To promote a new line of recycled paper, the creative ad-agency Soon made these fantastic sculptures of bugs. The bugs are inventive in form and colour, but are still recognizable as beetles, bees, dragonflies, and other species of insect. The wings are meticulously cut out to imitate the texture of real wings, but without the thin film that would allow them to fly. The sculptures really are all about texture. One that looks like it could be a fly has the texture of a fly’s eyes over the entirety of its body, and feelers that look like the filter-feeding system of a baleen whale.
It’s funny to see the “making of” video, because the bugs are as large as their creators’ hands. It’s entertaining to see the process of making the bugs. The video shows everyone at the agency sorting the papers by colour (even enlisting their children to help them), cutting the paper into different shapes or folding it like origami, and gluing it to create rather sturdy looking sculptures. It’s totally enjoyable to see such a collaborative effort to successful effect.
Soon also created flowers and other plants as a sort of habitat for the bugs. Using the habitat, they made a short film of the bugs flying around it, that is equal parts playful and funny. (Via Bizarre Beyond Belief)
Like everyone else I’m a big sucker for beautiful time lapse footage, especially if it involves shooting stars and the Milky Way filmed in one of the worlds most magnificent settings. Oslo based Terje Sorgjerd does the hard work for us by hiking the tough terrain of Mt. El Teide in Spain to bring us one of the most epic time lapse videos i’ve seen in a while. Check out the full video and Terje’s full account of his experience after the jump!
“Not Valid” is an ongoing experiment concerning the interpretation of invalid html. The work itself seems to be a series of words in a variety of random colors, though each word has been assigned the color value of itself. The browser interprets what color the word should be. Different browsers will interpret “Not Valid” in a different manner.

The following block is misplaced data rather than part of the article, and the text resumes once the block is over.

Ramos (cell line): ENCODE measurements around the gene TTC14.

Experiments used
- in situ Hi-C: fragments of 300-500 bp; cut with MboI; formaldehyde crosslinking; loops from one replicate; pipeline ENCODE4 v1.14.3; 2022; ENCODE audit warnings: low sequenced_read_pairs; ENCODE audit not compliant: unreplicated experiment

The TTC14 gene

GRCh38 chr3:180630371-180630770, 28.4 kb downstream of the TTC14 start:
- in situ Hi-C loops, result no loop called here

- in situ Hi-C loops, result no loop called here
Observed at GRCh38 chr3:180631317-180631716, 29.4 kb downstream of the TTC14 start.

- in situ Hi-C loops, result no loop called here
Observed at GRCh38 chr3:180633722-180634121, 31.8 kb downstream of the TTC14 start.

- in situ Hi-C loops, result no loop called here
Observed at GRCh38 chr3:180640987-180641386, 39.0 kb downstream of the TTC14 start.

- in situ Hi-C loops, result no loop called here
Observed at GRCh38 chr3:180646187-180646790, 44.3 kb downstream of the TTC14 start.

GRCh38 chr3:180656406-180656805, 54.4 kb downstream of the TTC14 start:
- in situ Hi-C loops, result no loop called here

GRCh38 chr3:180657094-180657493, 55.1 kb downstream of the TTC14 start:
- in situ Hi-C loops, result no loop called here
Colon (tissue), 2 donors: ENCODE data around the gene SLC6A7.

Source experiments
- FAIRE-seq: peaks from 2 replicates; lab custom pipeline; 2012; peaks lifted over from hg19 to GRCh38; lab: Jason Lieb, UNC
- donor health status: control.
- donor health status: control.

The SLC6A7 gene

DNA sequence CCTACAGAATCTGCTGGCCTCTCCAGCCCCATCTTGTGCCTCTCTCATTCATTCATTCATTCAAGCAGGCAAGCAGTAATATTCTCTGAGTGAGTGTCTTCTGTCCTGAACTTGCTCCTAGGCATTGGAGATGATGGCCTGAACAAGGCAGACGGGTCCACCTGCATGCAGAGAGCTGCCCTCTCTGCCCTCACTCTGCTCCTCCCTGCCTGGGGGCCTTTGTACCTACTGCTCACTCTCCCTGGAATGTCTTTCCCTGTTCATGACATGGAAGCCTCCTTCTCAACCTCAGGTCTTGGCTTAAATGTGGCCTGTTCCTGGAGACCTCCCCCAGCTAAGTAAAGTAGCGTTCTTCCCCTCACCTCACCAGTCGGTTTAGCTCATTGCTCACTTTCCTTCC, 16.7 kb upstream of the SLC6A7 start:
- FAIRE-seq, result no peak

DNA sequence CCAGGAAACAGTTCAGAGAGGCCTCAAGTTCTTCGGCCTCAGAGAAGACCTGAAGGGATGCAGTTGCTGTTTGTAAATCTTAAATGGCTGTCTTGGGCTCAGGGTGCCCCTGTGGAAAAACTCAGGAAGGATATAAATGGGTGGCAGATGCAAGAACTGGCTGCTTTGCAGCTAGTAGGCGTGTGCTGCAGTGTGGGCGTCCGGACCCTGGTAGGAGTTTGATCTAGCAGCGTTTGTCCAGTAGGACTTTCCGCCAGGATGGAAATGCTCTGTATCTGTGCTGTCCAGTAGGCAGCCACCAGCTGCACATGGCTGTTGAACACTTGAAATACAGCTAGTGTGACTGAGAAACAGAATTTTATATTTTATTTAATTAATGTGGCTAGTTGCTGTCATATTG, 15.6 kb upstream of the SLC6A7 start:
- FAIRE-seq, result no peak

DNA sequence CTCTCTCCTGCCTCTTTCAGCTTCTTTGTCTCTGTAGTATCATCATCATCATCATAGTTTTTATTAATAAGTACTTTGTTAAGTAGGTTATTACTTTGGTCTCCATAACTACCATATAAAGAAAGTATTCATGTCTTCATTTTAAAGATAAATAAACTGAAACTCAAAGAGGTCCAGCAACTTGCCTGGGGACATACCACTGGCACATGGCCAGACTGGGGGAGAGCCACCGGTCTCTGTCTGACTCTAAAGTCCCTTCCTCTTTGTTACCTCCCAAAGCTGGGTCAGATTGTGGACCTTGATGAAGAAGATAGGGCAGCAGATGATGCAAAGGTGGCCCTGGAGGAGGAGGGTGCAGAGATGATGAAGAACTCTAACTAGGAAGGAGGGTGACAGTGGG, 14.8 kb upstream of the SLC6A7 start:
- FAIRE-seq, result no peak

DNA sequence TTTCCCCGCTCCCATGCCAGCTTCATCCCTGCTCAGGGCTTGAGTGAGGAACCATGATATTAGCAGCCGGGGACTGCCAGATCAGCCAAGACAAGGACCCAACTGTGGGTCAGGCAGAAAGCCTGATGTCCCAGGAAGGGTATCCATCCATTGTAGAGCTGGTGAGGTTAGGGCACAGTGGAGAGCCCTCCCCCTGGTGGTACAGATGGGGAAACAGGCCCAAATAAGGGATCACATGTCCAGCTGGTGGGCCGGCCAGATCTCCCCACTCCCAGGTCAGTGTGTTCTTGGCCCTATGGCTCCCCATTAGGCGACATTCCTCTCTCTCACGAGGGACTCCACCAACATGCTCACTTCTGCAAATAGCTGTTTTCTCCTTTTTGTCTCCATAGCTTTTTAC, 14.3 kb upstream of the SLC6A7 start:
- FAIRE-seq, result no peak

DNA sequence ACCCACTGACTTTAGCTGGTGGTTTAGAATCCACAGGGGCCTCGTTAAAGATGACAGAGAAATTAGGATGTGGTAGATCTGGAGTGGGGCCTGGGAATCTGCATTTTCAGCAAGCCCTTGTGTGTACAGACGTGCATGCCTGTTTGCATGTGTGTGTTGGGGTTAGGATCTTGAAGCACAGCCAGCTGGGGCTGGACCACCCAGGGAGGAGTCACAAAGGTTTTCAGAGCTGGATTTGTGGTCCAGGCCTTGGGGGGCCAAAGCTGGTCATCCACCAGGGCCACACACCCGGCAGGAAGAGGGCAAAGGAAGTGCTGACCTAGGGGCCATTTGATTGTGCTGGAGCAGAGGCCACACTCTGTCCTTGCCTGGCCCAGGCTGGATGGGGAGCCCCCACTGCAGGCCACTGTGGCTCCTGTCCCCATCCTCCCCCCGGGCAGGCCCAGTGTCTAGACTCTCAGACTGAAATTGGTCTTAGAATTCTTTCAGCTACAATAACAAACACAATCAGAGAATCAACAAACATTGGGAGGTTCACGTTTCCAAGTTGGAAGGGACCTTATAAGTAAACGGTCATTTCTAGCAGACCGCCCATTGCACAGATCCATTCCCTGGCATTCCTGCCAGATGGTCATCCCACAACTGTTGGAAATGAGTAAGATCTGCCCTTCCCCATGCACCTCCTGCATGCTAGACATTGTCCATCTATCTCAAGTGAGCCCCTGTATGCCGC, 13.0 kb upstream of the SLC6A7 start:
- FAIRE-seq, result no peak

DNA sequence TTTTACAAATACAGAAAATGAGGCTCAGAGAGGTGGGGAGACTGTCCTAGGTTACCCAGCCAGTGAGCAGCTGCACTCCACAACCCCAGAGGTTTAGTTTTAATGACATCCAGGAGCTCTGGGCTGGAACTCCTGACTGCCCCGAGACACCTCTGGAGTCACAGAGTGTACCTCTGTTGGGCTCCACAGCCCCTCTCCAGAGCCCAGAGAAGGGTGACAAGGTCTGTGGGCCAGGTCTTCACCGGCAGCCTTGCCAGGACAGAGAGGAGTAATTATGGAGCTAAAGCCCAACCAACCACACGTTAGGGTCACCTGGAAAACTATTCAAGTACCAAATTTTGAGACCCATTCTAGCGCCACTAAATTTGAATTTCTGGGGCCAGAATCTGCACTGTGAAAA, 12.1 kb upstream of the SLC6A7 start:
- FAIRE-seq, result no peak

If you’re like me you probably listen to podcast’s in your studio while you make work. Until now there has only been a handful of comedy and news related podcast’s to listen to but I’m happy to say that The Conversation: An Artist Podcast is here to entertain you and help pass the time while you make work in solitude. Started by Michael Shaw, The Conversation is an intimate one-on-one interview between Shaw and artists working in every medium imaginable. From painters such as Charles Irvin (pictured above) to photographers such as Lilly McElroy the podcast focuses on emerging and mid-career artists working internationally. Void of the usual heavy handed art speak that you’d find in some art publications, The Conversation feels like an informal chat between two creative people about the good, the bad, and the ugly side of being an artist. We at Beautiful/Decay are extremely excited to have a quality podcast out there focusing on art and we hope you are too. So make sure to visit their site, subscribe on iTunes, and maybe donate a buck or two!
It’s all in the little details for artist Sanda Anderlon. Her illustrated collages and animations use the things that make up our personal, social and public lives to create portraits that tell stories through objects which give clues to the person. Similar to an archeological dig which reveals intimate details about a community or civilization her panoramic illustrations speak through a cluttered and chaotic aesthetic but once you take a closer look they become interesting clues into someone else’s existence.
Through basic titles such as fashionista, neighborhood, party and at the beach we’re given an overload of things which describe life as a human in the 21st century. In fashionista we see the materialistic excess of the fashion conscious. The dozens of shoes, clothes and wigs become an interesting survey into what some deem important. In neighborhood and party Anderlon comprises an exhaustive survey of the people and things which make up both. It takes on historical significance since the artist uses images from various time periods to complete her picture. Adding some depth to her work are animated versions which take on a different perspective. These move through the works as a timeline and offers a documentary style aesthetic.